The Log Writer background process (LGWR)

The LGWR background process is the first in a series on redo log processes that writes the contents of the redo log buffer to the online redo log files. It writes to the online redo log files in batches and the entries always contain the most up-to-date status of the database.  In UNIX, the LGWR process will perform the writes from the RAM log_buffer to the online redo log file even if your database is not in ARCHIVELOG mode.

The Database Writer background process (DBWR)

The DBWR background process is responsible for managing the interaction between the Oracle RAM data buffers (and the dictionary cache) and the physical disks. The DBWR process performs batch writes of the changed blocks back to the data files.

In UNIX, the DBWR process is asynchronous.  This means that a database write does not always result in an immediate physical I/O by the DBWR.  Rather, the DBWR process may wait until a set of “dirty” block have accumulated in the data buffers, and then write out the entire set of blocks in a single operation.

When using a sophisticated back-end storage system such as EMC, the nature of database writes becomes even more complex.  Often, an EMC box will defer write to the physical disks in order to optimizer I/O throughput.  To do this, the EMC box will send an immediate acknowledgement back to the DBWR process that the I/O has been completed, when in reality the data block resides in RAM storage in the EMC disk cache.  This complex interaction often leads to finger-pointing between EMC and Oracle whenever a bug causes a disk write to fail.

The archiver background process(ARCH)

The ARCH background process is invoked when your database is running in ARCHIVELOG mode.  If you are archiving your redo logs, the redo logs are touched by several background processes.  First, the LGWR process copies the log_buffer contents to the online redo log files, and then the ARCH process copies the online redo log files to the archived redo log filesystem on UNIX.  The ARCH process commonly offloads the most recent online redo log file whenever a log switch operation occurs in Oracle.  You can observe a log switch in the Oracle alert log, and the online redo logs should be sized such that you do not experience a log switch more than once every 15 minutes.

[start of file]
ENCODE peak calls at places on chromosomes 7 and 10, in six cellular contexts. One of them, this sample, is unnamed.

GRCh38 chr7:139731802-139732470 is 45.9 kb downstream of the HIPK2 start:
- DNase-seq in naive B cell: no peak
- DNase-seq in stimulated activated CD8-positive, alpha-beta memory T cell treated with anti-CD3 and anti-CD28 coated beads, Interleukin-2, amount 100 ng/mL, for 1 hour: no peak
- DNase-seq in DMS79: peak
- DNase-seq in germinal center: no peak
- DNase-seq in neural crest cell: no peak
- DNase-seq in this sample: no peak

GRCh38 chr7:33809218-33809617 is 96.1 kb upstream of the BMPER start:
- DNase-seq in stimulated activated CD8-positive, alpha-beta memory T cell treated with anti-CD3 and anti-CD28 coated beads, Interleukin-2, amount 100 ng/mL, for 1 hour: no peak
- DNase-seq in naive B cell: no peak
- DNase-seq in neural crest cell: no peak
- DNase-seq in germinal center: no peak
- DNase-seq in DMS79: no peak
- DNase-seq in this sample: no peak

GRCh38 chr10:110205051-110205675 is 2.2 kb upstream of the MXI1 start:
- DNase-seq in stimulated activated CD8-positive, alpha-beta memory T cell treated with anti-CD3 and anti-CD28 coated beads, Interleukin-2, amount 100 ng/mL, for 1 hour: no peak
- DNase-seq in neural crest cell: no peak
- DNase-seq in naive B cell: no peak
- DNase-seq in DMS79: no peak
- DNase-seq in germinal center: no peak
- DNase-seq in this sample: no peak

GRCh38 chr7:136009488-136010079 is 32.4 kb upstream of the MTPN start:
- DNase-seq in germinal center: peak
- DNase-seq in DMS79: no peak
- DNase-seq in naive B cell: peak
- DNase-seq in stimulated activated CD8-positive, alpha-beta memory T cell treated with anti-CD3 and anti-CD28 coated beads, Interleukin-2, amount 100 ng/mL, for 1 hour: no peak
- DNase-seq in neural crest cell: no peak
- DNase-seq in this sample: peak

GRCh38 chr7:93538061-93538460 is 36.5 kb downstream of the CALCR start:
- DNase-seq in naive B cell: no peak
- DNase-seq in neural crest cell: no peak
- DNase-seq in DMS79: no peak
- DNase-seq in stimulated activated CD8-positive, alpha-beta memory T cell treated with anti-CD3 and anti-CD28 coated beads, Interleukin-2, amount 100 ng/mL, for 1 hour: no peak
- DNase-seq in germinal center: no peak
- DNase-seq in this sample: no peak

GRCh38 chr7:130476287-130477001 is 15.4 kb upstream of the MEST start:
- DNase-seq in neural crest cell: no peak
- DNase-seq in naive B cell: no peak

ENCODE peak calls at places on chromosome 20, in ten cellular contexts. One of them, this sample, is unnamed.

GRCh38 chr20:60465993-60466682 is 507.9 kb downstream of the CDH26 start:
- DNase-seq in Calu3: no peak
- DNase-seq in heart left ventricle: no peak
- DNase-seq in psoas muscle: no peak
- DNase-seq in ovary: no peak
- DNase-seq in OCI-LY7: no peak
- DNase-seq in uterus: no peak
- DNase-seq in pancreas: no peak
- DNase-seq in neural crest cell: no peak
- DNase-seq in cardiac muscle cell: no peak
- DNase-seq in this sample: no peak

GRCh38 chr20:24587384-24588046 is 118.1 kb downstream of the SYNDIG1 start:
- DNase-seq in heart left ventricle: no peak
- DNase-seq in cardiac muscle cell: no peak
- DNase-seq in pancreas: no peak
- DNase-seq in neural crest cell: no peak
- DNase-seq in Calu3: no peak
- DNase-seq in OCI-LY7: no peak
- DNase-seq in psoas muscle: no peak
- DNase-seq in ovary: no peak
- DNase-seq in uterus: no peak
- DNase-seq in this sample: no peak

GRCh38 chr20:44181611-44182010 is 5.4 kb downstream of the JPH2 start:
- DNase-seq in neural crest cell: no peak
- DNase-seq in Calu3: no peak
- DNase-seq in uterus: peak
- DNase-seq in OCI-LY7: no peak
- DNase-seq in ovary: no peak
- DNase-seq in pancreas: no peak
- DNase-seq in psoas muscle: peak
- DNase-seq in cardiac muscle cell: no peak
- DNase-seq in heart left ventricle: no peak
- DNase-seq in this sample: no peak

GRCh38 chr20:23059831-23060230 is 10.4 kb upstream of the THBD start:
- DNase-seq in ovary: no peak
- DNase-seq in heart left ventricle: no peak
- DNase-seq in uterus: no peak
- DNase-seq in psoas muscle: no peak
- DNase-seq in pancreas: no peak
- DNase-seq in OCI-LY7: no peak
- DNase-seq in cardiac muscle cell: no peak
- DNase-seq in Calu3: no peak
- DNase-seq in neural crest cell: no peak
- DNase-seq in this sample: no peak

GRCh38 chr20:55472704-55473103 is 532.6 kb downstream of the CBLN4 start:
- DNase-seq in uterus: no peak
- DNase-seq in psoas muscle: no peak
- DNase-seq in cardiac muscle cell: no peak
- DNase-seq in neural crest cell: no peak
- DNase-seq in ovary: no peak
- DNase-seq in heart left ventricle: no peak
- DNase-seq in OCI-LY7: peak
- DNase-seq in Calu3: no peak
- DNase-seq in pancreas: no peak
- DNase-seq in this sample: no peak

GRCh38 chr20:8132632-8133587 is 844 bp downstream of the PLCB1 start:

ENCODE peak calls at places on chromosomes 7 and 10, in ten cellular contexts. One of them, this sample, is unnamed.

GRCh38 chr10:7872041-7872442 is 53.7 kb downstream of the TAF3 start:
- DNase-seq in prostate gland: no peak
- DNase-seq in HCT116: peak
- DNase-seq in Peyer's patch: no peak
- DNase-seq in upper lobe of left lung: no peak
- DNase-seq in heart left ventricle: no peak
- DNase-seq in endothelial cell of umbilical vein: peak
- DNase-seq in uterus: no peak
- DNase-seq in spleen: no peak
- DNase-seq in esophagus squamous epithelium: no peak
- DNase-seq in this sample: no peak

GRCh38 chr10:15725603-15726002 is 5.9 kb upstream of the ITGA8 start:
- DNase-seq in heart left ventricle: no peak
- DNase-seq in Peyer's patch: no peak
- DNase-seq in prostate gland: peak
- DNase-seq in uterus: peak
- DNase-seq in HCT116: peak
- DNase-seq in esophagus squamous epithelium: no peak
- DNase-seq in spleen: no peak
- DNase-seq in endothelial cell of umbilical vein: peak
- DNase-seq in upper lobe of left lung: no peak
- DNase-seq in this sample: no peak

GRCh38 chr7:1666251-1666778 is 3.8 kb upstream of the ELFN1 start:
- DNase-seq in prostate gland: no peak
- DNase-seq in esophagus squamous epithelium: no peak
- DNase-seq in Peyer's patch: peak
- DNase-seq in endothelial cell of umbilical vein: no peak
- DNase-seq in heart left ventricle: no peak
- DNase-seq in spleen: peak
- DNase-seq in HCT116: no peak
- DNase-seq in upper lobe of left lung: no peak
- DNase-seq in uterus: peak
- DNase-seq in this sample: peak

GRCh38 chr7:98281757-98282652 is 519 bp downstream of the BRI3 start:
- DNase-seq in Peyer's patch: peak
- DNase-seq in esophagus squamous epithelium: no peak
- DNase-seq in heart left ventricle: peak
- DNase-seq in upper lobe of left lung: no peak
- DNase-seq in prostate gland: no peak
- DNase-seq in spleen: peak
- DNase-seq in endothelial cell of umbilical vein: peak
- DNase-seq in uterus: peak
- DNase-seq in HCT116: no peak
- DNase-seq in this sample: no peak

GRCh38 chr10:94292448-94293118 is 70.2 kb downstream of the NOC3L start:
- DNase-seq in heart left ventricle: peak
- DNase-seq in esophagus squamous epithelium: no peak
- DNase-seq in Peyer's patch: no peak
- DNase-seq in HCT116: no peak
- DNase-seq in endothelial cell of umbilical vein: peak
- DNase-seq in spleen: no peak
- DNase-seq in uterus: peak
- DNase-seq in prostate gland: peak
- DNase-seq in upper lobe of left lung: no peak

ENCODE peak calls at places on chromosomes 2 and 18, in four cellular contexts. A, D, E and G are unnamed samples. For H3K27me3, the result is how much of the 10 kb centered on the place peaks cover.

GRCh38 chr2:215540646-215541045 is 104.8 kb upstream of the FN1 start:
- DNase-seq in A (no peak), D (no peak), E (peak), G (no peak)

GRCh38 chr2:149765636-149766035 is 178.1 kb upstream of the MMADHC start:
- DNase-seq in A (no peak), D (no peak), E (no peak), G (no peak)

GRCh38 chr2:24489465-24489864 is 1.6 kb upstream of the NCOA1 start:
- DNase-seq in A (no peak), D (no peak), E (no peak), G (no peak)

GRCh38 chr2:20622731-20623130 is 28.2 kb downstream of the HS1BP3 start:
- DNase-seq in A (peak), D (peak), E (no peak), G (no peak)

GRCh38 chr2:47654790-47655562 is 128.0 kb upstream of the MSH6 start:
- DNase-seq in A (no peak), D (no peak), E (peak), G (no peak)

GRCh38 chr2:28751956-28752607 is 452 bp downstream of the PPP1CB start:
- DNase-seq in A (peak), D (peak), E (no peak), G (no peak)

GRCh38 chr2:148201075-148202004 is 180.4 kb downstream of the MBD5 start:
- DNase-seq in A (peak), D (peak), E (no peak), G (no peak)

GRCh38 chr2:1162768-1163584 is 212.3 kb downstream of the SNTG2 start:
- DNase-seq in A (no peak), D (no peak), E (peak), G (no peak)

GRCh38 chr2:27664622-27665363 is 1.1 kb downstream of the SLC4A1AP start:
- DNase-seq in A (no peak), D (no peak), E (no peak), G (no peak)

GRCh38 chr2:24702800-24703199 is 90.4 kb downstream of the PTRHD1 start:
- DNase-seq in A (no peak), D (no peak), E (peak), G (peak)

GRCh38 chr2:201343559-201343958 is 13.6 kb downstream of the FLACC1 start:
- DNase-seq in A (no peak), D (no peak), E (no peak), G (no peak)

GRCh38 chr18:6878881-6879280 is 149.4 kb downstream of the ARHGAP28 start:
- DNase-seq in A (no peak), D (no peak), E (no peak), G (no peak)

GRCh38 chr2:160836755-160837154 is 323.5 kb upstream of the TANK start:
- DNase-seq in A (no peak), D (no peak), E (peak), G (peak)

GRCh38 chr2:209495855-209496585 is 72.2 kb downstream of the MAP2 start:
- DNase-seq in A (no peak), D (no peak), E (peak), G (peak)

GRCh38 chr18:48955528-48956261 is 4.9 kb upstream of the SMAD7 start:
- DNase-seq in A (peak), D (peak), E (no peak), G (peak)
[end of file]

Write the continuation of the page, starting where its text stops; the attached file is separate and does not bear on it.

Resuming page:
In UNIX, the ARCH process is I/O intensive and you can use top, glance or watch to observe the ARCH process writing the data blocks to the archived redo log file.

Parallel Query background process (Pnnn)

The Oracle parallel query slave processes are used whenever Oracle invokes a parallel full-table scan.  Oracle partitions the target table and then fires-off a UNIX process for each table partition.  When not in use, the parallel query processes disappear from UNIX.  Since most Oracle database that perform parallel query are doing full-table scans against very large tables, the Oracle DBA can watch the parallel query slaves appear in the UNIX environment.  For example, if you are doing a query with parallel degree five, you can use the UNIX ps command to watch Oracle direct UNIX to create six parallel query slaves, with names like ora_p000_prodsid through ora_p005_prodsid. 

The extra parallel query process is the parallel query coordinator, and this UNIX process will remain alive until all of the factotum process have completed their sub-table scans.  Once all of the data has been retrieved, you can sometime observe Oracle invoke a disk sort in the TEMP tablespace.  Whenever a parallel large-table full-table scan contains an order by or a group by on a large result set, the Oracle parallel query coordinator, will pass the unsorted result set to Oracle, where the Oracle DBA can watch the creation of temporary segments in the TEMP tablespace to sort the result set.

 


If you like Oracle tuning, see the book "Oracle Tuning: The Definitive Reference", with 950 pages of tuning tips and scripts. 

You can buy it direct from the publisher for 30%-off and get instant access to the code depot of Oracle tuning scripts.